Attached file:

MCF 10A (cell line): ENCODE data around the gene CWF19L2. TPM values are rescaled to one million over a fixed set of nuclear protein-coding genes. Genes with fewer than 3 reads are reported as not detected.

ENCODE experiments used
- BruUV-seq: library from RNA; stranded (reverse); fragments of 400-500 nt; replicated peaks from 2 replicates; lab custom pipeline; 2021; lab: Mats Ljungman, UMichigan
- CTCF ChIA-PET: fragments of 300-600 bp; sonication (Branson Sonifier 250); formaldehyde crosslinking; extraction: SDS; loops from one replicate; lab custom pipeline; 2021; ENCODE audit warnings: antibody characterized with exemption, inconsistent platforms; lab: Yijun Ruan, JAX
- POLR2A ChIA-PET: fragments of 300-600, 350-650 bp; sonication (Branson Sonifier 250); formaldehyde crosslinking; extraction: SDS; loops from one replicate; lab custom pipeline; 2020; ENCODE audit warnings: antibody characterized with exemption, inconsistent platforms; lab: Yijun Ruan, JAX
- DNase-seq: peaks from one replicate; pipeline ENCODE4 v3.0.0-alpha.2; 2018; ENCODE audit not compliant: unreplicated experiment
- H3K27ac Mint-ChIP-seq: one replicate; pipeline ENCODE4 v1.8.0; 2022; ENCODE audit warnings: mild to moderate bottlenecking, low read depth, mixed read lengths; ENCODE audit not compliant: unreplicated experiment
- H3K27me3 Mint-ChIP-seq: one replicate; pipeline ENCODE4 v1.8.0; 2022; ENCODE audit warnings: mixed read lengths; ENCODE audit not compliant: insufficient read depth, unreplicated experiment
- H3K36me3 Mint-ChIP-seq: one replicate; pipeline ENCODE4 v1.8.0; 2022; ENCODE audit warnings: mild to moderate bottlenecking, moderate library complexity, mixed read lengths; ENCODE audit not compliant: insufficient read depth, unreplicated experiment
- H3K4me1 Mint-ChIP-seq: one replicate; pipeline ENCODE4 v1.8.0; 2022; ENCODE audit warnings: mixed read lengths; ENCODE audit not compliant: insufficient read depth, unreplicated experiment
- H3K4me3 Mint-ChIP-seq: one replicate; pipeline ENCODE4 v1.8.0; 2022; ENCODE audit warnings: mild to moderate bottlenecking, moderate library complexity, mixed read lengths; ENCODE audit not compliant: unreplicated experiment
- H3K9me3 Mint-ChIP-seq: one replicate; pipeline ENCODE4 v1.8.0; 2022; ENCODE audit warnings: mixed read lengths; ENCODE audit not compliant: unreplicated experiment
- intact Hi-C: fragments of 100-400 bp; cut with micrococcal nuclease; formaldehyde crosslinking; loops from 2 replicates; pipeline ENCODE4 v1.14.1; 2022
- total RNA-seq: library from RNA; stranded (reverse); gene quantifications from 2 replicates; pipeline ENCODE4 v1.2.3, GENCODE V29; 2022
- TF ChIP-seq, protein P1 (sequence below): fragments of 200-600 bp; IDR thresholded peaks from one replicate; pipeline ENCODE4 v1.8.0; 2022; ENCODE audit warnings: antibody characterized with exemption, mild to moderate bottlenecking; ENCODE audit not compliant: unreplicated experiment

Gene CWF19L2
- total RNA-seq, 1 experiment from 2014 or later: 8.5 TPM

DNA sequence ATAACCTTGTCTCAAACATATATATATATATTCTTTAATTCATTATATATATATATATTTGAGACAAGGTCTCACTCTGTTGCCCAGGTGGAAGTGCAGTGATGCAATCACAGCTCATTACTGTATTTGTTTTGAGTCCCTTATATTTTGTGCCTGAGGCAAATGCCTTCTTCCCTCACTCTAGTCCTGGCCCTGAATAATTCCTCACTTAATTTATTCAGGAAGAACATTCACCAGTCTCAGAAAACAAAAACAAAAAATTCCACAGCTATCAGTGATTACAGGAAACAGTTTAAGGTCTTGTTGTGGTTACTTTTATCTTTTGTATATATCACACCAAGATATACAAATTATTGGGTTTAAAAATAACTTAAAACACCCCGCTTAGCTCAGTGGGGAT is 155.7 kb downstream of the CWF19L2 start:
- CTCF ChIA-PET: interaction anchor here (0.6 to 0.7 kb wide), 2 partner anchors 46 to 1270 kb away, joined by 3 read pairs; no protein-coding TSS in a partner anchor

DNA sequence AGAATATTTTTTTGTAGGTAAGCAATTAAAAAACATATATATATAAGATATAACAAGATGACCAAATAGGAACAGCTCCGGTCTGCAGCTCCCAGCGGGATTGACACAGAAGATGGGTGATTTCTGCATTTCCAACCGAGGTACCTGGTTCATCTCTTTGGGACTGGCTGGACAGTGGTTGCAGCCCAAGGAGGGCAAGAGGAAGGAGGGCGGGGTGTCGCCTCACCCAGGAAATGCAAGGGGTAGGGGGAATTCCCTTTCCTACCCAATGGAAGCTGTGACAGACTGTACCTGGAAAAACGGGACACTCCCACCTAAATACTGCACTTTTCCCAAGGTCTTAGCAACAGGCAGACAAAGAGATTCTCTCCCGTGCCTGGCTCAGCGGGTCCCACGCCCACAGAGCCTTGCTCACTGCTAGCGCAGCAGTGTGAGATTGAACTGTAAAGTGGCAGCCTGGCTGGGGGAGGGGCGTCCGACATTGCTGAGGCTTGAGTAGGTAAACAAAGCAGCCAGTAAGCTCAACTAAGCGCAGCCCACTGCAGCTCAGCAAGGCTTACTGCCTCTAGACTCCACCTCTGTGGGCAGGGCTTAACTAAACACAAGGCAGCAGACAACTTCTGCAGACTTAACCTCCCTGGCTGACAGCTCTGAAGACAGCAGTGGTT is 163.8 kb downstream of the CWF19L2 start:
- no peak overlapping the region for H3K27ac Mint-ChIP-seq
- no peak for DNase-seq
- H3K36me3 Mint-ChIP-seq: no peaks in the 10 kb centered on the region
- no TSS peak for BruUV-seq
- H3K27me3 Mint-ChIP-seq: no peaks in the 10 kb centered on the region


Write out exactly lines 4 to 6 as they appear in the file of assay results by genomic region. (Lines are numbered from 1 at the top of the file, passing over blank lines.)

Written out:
- CTCF ChIA-PET: fragments of 300-600 bp; sonication (Branson Sonifier 250); formaldehyde crosslinking; extraction: SDS; loops from one replicate; lab custom pipeline; 2021; ENCODE audit warnings: antibody characterized with exemption, inconsistent platforms; lab: Yijun Ruan, JAX
- POLR2A ChIA-PET: fragments of 300-600, 350-650 bp; sonication (Branson Sonifier 250); formaldehyde crosslinking; extraction: SDS; loops from one replicate; lab custom pipeline; 2020; ENCODE audit warnings: antibody characterized with exemption, inconsistent platforms; lab: Yijun Ruan, JAX
- DNase-seq: peaks from one replicate; pipeline ENCODE4 v3.0.0-alpha.2; 2018; ENCODE audit not compliant: unreplicated experiment